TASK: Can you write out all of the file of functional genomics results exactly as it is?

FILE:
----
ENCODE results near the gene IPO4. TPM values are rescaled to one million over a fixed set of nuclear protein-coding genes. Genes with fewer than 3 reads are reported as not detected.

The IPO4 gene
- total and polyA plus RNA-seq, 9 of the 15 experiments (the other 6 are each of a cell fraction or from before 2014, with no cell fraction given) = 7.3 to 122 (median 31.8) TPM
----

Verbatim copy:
ENCODE results near the gene IPO4. TPM values are rescaled to one million over a fixed set of nuclear protein-coding genes. Genes with fewer than 3 reads are reported as not detected.

The IPO4 gene
- total and polyA plus RNA-seq, 9 of the 15 experiments (the other 6 are each of a cell fraction or from before 2014, with no cell fraction given) = 7.3 to 122 (median 31.8) TPM